The Dorr Rebellion: Insurrection to Change Electoral Rules, 1841-1842

Rhode Island was still using its 1663 colonial charter as a constitution. It required that voters own land as a qualification to vote. Introduction The Dorr Rebellion (1841–1842) (also referred to as Dorr’s Rebellion, Dorr’s War or Dorr War) was an attempt by middle-class residents to force broader democracy in the U.S. state of Rhode[…]

President John Adams and the Fries Rebellion, 1786-1787

Congress recently passed the Alien and Sedition Acts, criminalizing dissent and increasing the power of the executive branch. Introduction The Fries Rebellion, also called Fries’ Rebellion, the House Tax Rebellion, the Home Tax Rebellion and, in Deitsch, the Heesses-Wasser Uffschtand, was an armed tax revolt among Pennsylvania Dutch farmers between 1799 and 1800. It was[…]

The Latest on the Failed United States Coup Attempt

We’re just a few days removed from the attempt by outgoing President Donald Trump’s supporters to take over the US Capital. Thousands of insurrectionists, some of them heavily armed, interrupted Congress’s formal declaration that Joe Biden had won the election. Just before chaos erupted, Trump himself gave a speech where he used incendiary terms to[…]

Top 5 Tips to Help Navigate the World of Matchmaking Platforms

If you’re single and seeking a love interest, the chances are 2020 will have been a tough year. The global pandemic has severely curtailed opportunities for socializing, closing bars and nightclubs. This has led to increasing numbers of individuals considering signing up to a dating site. If you’re new to online dating, here are five[…]

A History of Petty Presidential Transitions

Presidents who behave badly during transitions usually share something in common – they’re viewed as the worst presidents overall. In 1797, President George Washington was determined to unambiguously hand over the nation’s reins for the first time. He attended the inauguration ceremony of John Adams, his vice president, to show his support. At its conclusion,[…]

Sore Losers: The Duel between Alexander Hamilton and Aaron Burr

Hamilton was a Federalist. Burr was a Republican. The men clashed repeatedly in the political arena. On July 11, 1804, Alexander Hamilton and Aaron Burr met on the dueling grounds at Weehawken, New Jersey, to fight the final skirmish of a long-lived political and personal battle. When the duel was over, Hamilton would be mortally[…]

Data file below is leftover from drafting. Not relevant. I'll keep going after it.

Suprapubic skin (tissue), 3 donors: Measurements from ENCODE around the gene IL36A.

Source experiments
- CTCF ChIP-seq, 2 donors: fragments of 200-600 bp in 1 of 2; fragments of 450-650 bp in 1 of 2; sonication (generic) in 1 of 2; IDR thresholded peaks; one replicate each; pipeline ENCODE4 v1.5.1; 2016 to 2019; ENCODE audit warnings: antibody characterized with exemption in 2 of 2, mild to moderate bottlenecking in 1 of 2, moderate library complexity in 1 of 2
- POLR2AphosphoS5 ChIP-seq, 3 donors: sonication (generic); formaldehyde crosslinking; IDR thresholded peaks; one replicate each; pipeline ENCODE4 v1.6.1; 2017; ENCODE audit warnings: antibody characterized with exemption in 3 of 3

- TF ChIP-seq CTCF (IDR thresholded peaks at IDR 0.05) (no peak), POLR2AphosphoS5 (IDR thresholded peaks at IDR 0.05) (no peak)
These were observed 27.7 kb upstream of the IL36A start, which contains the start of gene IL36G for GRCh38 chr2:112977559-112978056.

‘Nouveau Hercules’: Colossus of the French Revolution

It could be an early scene in a monster movie. In fact, it’s an image of the French Revolution. This article, The Revolutionary Colossus, was originally published in The Public Domain Review under a Creative Commons Attribution-ShareAlike 3.0. If you wish to reuse it please see: https://publicdomainreview.org/legal/ As the French Revolution entered its most radical years, there[…]

England’s Glorious Revolution: Cavendish and the Dukes

Of interest was the war threatening between England (and its allies) and France, and the dynastic quarrels that were giving rise to it. By Dr. Christa JungnickelHistorian of Science By Dr. Russell McCormmachHistorian of Physics Introduction Repeated rejections by the aristocracy of attempts by the crown to increase its power culminated in the Revolution of[…]

The Formation of a French School: The Royal Academy of Painting and Sculpture

The Académie Royale de Peinture et de Sculpture, established in 1648 oversaw – and held a monopoly over – the arts in France until 1793. Introduction In a room filled to the brim with painting and sculpture, well-dressed men in powdered wigs assemble around a desk while stragglers chat with their neighbors. Jean-Baptiste Martin’s small painting[…]

A History of Renaissance Architecture

Renaissance architecture was an evolving movement that is, today, commonly divided into three phases: Early, High, and Mannerism. Introduction Renaissance architecture originated in Italy and superseded the medieval Gothic style over a period generally defined as 1400 to 1600 CE. Features of Renaissance buildings include the use of the classical orders and mathematically precise ratios of height and[…]